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I don't trust Signal

·3076 words·15 mins·

I’m sure you have already formulated an opinion about how I’m wrong. That’s fine, but I invite you to at least open your mind a little before you hit back and inform me of how stupid I am.

After the hackernews reaction I should also preface this post by saying that the title should really be "I don't *inherently* trust Signal". This is an important point because nothing of what I talk about here is a reason to not use Signal by itself; it just lends a skeptical person to the conclusion that there's no concrete reason to trust them, and that ultimately Signal makes it hard to function the way they do without half-blindly trusting them.

This is decidedly not a rehashing of Drew Devaults essay of the same name, he mostly talks about Google Play and Federation.

I am here to talk purely about trust, about how it’s something you verify- something that is hard earned, something you try to avoid giving, that’s easily lost and worries you when people forcefully ask for it.

Let me start with a perhaps controversial statement:

I do not believe that end-to-end encryption means anything at all when the network and the client are the same entity.

What do I mean?

Well, back in the old days, by pure virtue of not having large companies that could do everything, we used to bolt on security mechanisms to insecure transports. PGP, OMEMO and the foundation of Signals encryption OTR are all known primarily for being developed as third-party client side implementations. – for everyone else TLS was good enough since if you trust MSN or AIM (the client) then you trust Microsoft or AOL, right!?

What running an encryption overlay means in practice is that your transport could never collude against you with your client; better: it usually means multiple client implementations of the same standard (though not always; in the case of PGP for example) – and often the clients are fully open source.

That leads directly into two of my next grievances:

Signal is not open source

Why would I say something so provably untrue? “Of course signal is open source, it’s on f-droid! (it’s not, actually1); there are even sources on github!” … I can already hear it coming.

How is it then dear reader, that they developed MobileCoin integrations for over a year without anyone knowing?

That would be because, they stopped updating sources. We can be reasonably sure that private & unpublished code was in production, otherwise they left some security vulnerabilities unpatched for a long time2. This throws into question the entire nature of what they consider “open source” to mean, they are clearly comfortable deploying non-public software.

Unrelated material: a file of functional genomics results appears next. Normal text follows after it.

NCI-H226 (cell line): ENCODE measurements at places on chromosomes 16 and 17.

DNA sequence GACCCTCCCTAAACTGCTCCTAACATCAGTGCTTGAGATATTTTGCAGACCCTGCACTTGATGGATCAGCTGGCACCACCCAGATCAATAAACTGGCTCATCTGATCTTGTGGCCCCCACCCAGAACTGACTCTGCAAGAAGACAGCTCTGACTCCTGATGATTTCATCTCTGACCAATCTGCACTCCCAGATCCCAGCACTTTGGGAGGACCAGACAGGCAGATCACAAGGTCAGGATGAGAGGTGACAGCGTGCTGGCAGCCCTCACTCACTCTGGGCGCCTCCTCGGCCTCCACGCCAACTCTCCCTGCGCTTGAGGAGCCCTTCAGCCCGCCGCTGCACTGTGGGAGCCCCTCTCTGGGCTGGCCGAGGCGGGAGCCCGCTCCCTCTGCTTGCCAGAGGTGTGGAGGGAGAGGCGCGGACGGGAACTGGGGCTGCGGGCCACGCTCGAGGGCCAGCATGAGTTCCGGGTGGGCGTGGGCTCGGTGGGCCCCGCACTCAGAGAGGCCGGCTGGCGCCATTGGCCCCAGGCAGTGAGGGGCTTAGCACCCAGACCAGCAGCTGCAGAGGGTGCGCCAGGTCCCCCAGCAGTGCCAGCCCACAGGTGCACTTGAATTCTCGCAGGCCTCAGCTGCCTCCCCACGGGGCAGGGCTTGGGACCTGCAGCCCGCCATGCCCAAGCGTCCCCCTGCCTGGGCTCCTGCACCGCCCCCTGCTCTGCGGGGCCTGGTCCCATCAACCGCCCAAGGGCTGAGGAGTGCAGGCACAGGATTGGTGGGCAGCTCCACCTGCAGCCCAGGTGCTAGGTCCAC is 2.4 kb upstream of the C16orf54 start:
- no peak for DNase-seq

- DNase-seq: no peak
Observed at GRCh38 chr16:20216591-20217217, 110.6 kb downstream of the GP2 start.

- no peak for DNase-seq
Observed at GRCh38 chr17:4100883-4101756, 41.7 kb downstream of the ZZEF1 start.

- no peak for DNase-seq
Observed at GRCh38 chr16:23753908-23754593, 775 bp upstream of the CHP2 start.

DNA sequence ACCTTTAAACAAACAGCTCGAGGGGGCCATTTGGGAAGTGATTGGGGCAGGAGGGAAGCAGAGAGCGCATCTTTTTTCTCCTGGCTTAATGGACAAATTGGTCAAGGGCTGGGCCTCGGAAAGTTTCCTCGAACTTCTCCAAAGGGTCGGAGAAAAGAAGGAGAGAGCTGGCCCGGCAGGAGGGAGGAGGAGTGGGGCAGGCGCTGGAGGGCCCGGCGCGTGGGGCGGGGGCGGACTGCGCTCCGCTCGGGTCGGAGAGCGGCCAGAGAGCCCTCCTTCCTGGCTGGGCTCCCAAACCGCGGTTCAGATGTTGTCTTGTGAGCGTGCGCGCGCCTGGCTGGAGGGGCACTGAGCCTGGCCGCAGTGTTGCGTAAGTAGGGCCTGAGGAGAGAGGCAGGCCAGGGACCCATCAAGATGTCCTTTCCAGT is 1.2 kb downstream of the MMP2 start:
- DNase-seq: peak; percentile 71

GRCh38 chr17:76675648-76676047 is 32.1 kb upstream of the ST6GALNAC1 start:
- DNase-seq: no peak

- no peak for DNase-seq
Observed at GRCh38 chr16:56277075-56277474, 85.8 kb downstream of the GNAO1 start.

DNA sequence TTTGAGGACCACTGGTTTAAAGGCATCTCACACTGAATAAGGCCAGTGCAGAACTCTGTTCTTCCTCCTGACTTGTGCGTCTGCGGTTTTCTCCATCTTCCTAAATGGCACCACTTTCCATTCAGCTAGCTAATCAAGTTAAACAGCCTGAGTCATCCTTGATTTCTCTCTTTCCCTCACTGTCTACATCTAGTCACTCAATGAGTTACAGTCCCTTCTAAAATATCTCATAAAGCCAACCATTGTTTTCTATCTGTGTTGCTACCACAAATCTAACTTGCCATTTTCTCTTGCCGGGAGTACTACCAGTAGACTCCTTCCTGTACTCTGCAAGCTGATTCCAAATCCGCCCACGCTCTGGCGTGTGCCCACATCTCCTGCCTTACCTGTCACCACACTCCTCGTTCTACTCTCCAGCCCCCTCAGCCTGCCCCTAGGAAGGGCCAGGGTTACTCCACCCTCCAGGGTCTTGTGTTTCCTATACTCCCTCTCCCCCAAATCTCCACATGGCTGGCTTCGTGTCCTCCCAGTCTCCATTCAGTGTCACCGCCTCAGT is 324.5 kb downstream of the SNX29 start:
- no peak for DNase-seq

It’s also vanishingly small amounts of people who will use the from-FOSS versions of the client, nearly everyone will be downloading it from Google Play or Apple’s App Store; and they have a long way to go when it comes to verified builds which seems to work when you google it and there’s a page; but in reality if you read the page you’d realise is not possible.

Which gives a false appearance in my opinion, and that is a large part of my issue honestly; that there is a surface level of “everything is by the book” but underlying it all is: nothing, really.

Signal doesn’t give you any option to verify their claims

If I were in a situation to be signal, if there was a competing implementation that I could point my clients to (similar to how headscale is an implementation of tailscale’s control server); I’d certainly be a lot more comfortable, since then I could be in a situation where I can see all traffic to my server and jail/inspect all traffic coming from the binary distributed Signal client; thus it would allow for independent verification of the binary distributions delivered via Play or the iOS App Store.

As it stands the whole thing is built on trust and people believe that someone else will do the hard part of reverse engineering every version.

Which I don’t have to tell you is significantly more effort, requires much more advanced skills and might not even yield results even if there were concerning items yet to be discovered.

“Moxie says you can run your own server though!”3; I’d like to see where I can change the endpoint in the signal app that’s distributed via Play or App Store; my claim is purely that I can’t verify those and that few enough people run the custom compiled versions to be meaningful. If I was to be smart and want to hide a back door I’d only need one side of every conversation. – please note though, I’m not saying they do this, I’m just saying that they could do this and the only thing that says they don’t is “trust me”.

Signal is fairly hostile to any other clients

OK, so, it’s unlikely you run a from-source client, it’s less likely everyone you know runs a from-source client. It’s less likely that everyone you know audited it– but that’s easier than reverse engineering of course.

However something that could increase trust is to decouple that client/network collusion possibility, perhaps by having independent clients based on a spec.

Moxie has explicitly said several times that third-party clients connecting to the main Signal servers are actively not supported and has threatened to start blocking them or enforcing the Signal trademark if they get big enough4.

Signal took money from the US Government

I’ve heard the argument about this, NSA OTF5 funds loads of projects, “You’re being a conspiracy theorist Jan!”

Sure. NSA gave us SELinux, NRL gave us Tor (which the CIA loves), sometimes the stars align and the security services actually release something that makes us more secure. However I still find Signal an odd choice, it’s not inherently better than any other client that supports OMEMO, including Jabber clients. The only things it’s better in is that it’s a foundation that is under US jurisdiction- it was founded around the same time as Telegram which was likely seen as a competitor- and… it has good marketing? I don’t honestly see any reason to fund Signal over anything else. Additionally: Tor and SELinux genuinely are used by their respective agencies, yet Signal is not being used by NSA. I know this for fact.6